Alexander Rossi said he was "truly impressed and motivated" after visiting the grand prix circuit site in Austin, Texas this week, where he met with Bruce Knox, president and CEO of the Formula 1 United States group, and Tavo Hellmund, the event's promoter.
Rossi, who will be driving for Fortec Motorsports in the Formula Renault 3.5 Series this season toured the initial work that has commenced for the racetrack that is being built for the 2012 Formula 1 season.
"My visit to Austin affirmed the belief that this is the right location to host a Formula 1 return to the States," Rossi said. "Tavo, Bruce, site workers and everyone I was able to meet this past week are extremely motivated and enthusiastic about the project. There is a buzz and energy that resonates within everyone I came in contact with in Austin. Everyone is aware that a major race and big event is coming to town. It's obvious by the professionalism at Formula 1 United States, that this event will take place in 2012."
Even though he is a long way from achieving his own F1 goals just yet, Rossi indicated he was still hopeful of taking part in next year's inaugural race in Austin: "I'll be working hard to earn the opportunity to represent America, lining up on the F1 grid for 2012," he added. "For now my focus is 2011 and World Series by Renault with Fortec Motorsports."
Knox made clear his group would love to have an American such as Rossi for its firs race, too.
"It was a great pleasure to meet with Alexander and to show him what we are going to achieve here. It is important for our home-grown talent to see what we envision for the USGP ," said Knox. "I have followed Alexander's career and it would be fantastic for both F1 and American racing to see him in an F1 car at the inaugural Formula 1 United States Grand Prix. We will be cheering him on at the Formula Renault Championship this year and hope to see him here in 2012."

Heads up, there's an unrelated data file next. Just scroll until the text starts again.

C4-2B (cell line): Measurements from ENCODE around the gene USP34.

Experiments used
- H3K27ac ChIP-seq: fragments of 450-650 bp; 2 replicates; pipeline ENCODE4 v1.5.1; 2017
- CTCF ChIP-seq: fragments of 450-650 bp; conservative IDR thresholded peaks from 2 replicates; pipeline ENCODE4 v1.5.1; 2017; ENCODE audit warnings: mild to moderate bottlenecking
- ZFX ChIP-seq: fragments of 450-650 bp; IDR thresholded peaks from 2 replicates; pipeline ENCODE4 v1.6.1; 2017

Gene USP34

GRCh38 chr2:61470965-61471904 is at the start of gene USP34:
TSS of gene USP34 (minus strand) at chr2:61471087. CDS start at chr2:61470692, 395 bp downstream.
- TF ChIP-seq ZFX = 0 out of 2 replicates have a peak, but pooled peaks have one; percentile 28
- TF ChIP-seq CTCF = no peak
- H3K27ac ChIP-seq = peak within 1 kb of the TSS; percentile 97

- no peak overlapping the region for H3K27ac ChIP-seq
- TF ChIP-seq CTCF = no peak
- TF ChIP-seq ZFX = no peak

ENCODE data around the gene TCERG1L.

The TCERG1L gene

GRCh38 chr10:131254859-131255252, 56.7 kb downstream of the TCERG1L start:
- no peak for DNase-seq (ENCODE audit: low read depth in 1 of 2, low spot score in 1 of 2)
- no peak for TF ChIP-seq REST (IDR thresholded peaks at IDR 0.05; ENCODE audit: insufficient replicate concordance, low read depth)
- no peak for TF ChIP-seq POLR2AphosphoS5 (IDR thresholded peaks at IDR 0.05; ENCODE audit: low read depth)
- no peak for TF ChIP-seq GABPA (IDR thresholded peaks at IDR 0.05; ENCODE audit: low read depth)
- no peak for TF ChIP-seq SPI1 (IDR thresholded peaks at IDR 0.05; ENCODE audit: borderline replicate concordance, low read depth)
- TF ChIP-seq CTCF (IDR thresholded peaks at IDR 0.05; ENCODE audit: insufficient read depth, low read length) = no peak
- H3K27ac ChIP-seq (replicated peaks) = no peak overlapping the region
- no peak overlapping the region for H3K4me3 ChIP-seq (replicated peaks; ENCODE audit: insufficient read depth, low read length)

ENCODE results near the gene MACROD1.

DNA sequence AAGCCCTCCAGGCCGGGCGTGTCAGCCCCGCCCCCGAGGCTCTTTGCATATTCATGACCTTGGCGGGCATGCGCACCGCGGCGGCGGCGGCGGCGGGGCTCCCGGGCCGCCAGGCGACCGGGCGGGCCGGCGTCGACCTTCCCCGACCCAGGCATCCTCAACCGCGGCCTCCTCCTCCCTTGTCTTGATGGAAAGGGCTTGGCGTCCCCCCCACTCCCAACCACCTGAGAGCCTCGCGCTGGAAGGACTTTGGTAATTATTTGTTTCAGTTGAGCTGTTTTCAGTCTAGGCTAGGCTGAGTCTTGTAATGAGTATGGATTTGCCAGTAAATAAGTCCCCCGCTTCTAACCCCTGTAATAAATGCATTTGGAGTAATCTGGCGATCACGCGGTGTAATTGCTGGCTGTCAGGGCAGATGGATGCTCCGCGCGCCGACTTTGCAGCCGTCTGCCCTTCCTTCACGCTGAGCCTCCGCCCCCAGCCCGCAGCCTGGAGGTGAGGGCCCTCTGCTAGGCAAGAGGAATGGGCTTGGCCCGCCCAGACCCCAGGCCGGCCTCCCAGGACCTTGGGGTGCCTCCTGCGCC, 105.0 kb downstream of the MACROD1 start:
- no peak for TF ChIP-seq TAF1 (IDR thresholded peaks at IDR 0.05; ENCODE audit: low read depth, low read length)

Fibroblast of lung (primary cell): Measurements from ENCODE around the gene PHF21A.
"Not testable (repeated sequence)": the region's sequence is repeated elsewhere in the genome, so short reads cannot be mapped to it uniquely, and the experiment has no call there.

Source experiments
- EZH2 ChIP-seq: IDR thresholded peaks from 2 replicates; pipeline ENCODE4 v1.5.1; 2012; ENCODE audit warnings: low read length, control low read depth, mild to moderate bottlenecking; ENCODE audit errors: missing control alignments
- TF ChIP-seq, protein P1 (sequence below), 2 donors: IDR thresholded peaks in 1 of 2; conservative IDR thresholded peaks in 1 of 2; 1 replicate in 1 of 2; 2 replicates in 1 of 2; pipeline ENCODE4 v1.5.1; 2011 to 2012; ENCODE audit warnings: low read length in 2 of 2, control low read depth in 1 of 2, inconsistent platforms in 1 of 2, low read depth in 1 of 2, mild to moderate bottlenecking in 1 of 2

Circuit designer Hermann Tilke has incorporated Austin's natural topography into the shape of the 3.4-mile racetrack, which "combines modern features with details reminiscent of traditional races from the 1960s," according to the organizers. The surrounding landscape will allow for a maximum elevation change of 133 feet, and the strategic combination of more than 20 turns. Although F1 tracks – and Tilke designs, in particular – have come in for criticism lately for their lack of passing opportunities, Hellmund (RIGHT) is confident that will not be the case in Austin. However, he offered enthusiastic support for the recent suggestion by Bernie Ecclestone and Pirelli that artificial "rain" segments be added to grands prix to spice up the action.
"Bernie Ecclestone's idea for artificial rain during races is brilliant on several fronts," Hellmund declared. "Controlled rain has several benefits: 1) It does not hurt promoter event ticket sales as it can be done even on sunny days. 2) Racing in the wet is spectacular and creates an added compelling element. True talent always shines in the wet. 3) The smaller teams should rejoice as rain is the ultimate equalizer, eliminating size of budgets and allowing pure talent to shine.
"I'll have to talk with Bernie soon about this to see if it is something that makes sense. We're obviously in a perfect position [to include such a feature], being at the front end of the construction process. We'd love to be one of the tracks to make this possible."